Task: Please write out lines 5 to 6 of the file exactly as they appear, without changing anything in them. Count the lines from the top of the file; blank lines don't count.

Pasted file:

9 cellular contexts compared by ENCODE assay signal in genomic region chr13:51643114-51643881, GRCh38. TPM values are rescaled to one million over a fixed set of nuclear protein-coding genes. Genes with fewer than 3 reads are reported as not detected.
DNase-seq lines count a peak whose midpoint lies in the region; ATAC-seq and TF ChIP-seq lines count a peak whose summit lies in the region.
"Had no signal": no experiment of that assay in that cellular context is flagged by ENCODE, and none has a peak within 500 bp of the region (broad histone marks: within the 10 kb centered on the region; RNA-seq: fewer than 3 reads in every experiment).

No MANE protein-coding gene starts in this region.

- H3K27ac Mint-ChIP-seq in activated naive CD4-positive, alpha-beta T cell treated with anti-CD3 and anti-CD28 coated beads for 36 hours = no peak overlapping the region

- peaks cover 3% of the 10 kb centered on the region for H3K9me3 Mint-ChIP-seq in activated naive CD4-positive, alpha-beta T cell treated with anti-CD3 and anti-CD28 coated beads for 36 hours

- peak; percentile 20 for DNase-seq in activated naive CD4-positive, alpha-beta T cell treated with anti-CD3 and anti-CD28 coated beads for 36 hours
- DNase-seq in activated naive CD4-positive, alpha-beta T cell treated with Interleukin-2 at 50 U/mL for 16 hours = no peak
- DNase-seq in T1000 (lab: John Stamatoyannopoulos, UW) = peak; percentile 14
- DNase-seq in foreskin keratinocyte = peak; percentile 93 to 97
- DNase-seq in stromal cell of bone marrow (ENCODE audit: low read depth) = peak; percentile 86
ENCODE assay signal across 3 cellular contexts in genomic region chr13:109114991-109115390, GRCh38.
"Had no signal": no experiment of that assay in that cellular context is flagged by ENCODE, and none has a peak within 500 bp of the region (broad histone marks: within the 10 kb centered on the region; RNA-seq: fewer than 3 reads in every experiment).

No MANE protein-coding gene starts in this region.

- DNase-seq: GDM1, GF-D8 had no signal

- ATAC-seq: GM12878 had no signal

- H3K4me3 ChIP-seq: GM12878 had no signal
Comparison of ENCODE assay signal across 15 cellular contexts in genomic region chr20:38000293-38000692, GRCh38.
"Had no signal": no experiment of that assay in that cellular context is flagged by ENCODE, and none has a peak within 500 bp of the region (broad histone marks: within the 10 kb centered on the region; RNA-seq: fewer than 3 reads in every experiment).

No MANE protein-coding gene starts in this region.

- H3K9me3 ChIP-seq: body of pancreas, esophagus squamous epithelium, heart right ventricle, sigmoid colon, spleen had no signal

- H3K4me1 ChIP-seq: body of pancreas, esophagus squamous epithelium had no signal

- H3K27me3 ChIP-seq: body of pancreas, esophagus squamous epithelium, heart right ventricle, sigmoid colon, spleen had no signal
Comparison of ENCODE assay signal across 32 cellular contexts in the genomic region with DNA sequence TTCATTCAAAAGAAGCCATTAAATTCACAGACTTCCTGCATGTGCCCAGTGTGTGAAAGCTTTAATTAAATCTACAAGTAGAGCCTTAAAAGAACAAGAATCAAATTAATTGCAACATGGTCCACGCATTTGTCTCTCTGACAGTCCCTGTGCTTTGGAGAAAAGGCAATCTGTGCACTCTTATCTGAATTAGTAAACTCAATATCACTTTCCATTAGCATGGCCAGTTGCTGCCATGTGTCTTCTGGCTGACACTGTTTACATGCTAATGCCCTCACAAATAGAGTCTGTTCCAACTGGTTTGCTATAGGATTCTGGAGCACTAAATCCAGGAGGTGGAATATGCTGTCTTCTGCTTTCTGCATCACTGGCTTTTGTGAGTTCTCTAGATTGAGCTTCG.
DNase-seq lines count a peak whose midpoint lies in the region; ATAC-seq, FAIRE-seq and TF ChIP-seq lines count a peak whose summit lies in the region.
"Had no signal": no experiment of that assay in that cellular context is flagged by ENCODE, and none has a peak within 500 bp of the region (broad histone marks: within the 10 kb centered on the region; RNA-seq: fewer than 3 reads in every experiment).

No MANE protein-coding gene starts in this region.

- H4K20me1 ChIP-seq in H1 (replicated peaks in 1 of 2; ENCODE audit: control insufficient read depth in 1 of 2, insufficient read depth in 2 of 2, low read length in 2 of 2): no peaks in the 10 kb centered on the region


- H3K27ac Mint-ChIP-seq in activated naive CD4-positive, alpha-beta T cell treated with anti-CD3 and anti-CD28 coated beads for 36 hours = no peak overlapping the region

- peaks cover 3% of the 10 kb centered on the region for H3K9me3 Mint-ChIP-seq in activated naive CD4-positive, alpha-beta T cell treated with anti-CD3 and anti-CD28 coated beads for 36 hours